I get why, say, the military is a public good, but I don't get why public roads are public goods, since they can't be non-rivalrous, given that at any time only a subset of the population can actually be on them.

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    $\begingroup$ This question and answer may be helpful: economics.stackexchange.com/questions/12520/… $\endgroup$ Commented Apr 27, 2020 at 9:46
  • $\begingroup$ Who claims that roads are public and not just common goods? $\endgroup$ Commented Apr 29, 2020 at 8:25
  • $\begingroup$ @I'mwithMonica No one claim that. The claim is "all public roads are public goods". It's not equivalent to "all roads are public and all roads are public goods". $\endgroup$
    – Atonal
    Commented Apr 30, 2020 at 2:31
  • $\begingroup$ @Atonal, sorry if my question was ambiguous. What I meant was: Where does your claim, that "all public roads are public goods" come from? I have never heard that claim before. "Public" roads are common goods. ("Public" in this context is not an economical term!) - Thus, the premise of your question seems to be flawed: They are not, period. $\endgroup$ Commented Apr 30, 2020 at 7:30
  • $\begingroup$ @I'mwithMonica Ah, that makes sense! I first understood that to be the case here (mason.gmu.edu/~atabarro/PrivateProvision.pdf). Mind you that I don't have an Econ background, and I did not document my cursory review of internet resources! But now following, your questions, this "Samuelson and Nordhaus 1985: 48-49" seems to be an example (Found here: marketurbanism.com/2011/02/22/urbanism-legend-public-good) $\endgroup$
    – Atonal
    Commented Apr 30, 2020 at 10:34

2 Answers 2


The property of rivalry is a continuous (rather than binary) variable.*

A good is rivalrous if my consumption of it reduces the amount that can be consumed by others.

So, a particular Big Mac is fully rivalrous, because each bite I take from it reduces (by that exact same amount I've bitten) the amount left for you.

The degree to which roads are rivalrous is lower: My driving on a deserted road at night does not reduce at all the amount that can be driven on the same road by others.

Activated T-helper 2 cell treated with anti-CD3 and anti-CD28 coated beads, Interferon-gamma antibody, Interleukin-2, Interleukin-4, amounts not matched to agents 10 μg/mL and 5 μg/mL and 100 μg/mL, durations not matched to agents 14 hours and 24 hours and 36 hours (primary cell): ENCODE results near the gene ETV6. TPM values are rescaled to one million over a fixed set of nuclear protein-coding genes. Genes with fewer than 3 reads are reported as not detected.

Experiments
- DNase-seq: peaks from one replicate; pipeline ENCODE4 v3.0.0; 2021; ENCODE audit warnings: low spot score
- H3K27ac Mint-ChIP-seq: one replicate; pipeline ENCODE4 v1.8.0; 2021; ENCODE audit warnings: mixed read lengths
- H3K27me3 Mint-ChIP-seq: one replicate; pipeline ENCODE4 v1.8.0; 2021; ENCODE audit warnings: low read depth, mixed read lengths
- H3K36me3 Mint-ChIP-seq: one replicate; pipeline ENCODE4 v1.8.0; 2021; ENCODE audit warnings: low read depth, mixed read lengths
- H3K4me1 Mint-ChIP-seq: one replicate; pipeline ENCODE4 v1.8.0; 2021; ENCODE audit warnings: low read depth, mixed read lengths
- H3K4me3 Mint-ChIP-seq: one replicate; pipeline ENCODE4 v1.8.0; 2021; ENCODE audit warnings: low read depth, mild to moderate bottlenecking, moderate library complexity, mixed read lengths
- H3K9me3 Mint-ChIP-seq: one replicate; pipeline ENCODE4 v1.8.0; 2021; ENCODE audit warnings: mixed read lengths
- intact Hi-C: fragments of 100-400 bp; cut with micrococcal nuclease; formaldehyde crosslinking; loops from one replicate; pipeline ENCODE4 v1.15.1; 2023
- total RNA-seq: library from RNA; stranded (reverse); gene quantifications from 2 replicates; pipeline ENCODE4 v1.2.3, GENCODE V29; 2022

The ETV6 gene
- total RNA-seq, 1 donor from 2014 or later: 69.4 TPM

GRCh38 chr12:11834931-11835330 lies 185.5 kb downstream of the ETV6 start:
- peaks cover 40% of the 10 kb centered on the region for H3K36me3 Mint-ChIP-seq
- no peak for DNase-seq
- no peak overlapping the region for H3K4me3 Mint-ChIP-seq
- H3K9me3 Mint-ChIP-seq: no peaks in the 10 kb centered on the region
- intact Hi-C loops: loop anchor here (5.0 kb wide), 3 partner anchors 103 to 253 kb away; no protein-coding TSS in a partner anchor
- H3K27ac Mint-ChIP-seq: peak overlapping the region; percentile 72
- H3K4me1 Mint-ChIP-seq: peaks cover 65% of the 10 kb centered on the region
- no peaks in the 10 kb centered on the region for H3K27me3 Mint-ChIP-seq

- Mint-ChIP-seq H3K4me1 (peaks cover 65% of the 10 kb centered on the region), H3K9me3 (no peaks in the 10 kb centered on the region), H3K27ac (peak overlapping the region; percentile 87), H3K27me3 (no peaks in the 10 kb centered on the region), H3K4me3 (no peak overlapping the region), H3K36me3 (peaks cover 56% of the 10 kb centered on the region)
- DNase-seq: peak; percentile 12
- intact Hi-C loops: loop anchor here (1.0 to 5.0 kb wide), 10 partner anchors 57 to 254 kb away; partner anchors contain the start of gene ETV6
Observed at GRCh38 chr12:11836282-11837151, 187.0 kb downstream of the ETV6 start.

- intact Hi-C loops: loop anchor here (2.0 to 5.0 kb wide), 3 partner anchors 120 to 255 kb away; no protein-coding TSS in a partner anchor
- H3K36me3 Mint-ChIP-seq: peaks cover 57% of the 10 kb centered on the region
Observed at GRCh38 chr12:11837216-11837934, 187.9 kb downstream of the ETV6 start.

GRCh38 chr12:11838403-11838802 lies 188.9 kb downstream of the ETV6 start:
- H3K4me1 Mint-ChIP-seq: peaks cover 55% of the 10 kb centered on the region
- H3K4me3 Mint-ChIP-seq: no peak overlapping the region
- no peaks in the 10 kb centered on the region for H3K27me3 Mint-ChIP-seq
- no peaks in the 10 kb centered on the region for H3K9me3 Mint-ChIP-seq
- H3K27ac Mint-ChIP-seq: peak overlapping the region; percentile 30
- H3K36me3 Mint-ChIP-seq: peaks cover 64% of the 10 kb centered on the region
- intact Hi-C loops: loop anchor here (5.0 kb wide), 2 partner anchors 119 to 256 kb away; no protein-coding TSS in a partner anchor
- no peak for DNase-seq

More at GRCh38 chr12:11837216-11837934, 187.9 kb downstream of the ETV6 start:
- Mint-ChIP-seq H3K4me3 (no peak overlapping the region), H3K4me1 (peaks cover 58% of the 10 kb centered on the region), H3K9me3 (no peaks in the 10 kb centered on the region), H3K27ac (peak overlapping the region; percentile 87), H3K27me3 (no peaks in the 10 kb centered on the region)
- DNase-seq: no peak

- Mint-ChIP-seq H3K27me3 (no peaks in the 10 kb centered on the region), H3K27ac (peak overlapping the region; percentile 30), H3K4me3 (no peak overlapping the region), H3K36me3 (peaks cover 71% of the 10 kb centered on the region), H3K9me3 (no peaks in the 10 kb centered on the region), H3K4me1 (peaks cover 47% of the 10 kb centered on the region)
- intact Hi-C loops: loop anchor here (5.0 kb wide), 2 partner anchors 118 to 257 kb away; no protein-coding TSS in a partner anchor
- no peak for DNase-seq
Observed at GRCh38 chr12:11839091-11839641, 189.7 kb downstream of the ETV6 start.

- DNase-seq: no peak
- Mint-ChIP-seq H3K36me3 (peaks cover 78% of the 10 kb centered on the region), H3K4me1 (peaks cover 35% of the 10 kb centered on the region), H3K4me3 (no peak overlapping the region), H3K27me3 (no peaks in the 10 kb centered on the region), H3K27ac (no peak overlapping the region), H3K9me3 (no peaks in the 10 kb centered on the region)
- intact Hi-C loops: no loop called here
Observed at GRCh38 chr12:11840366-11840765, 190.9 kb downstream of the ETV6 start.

But your doubt is correct—it is not generally $0$: My driving at peak hour at a city center does reduce the amount that can be driven by others.

Ideas are a good (and possibly sole) example of a good that's perfectly non-rivalrous. (My "consumption" of the Pythagorean Theorem leaves no less for anyone else.) Side point: But with the right laws and accompanying enforcement—e.g. patents, copyright—even ideas can be made excludable.

Defense is often given as a classic example of non-rivalry. But I would argue that although defense exhibits a very high degree of non-rivalry, it is less than perfectly non-rivalrous. (The resources used to defend John in New York from a nuclear attack does reduce the US Department of Defense's ability to defend Jane in Hawaii. The resources used to defend a nation with over 1B people are greater than the resources used to defend a nation with less than 1M people.)

*Likewise, the properties of excludability and being a public good are continuous (rather than binary) variables. (Many introductory textbooks tend not to emphasize this important point sufficiently.)

  • $\begingroup$ Thanks! I have some questions though. 1) When economists say something is a public good, are there saying there's a subjective threshold for the property of rivalry and excludability where the good is under them, or are they just not being rigorous enough? $\endgroup$
    – Atonal
    Commented Apr 27, 2020 at 1:58
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    $\begingroup$ (1) Again, it's a continuous variable. So this is a bit like asking when we can say that someone is tall. There will be clear-cut cases where everyone agrees that someone is (or isn't) tall, but there'll be plenty of cases where reasonable people can disagree. (2)(a) Resources used to defend any potential attacks on NY could instead have been used for Hawaii and vice versa.(b) If I drive on a deserted road, I do not at all reduce anyone else's usage of the road (since there is literally no one else using the road). $\endgroup$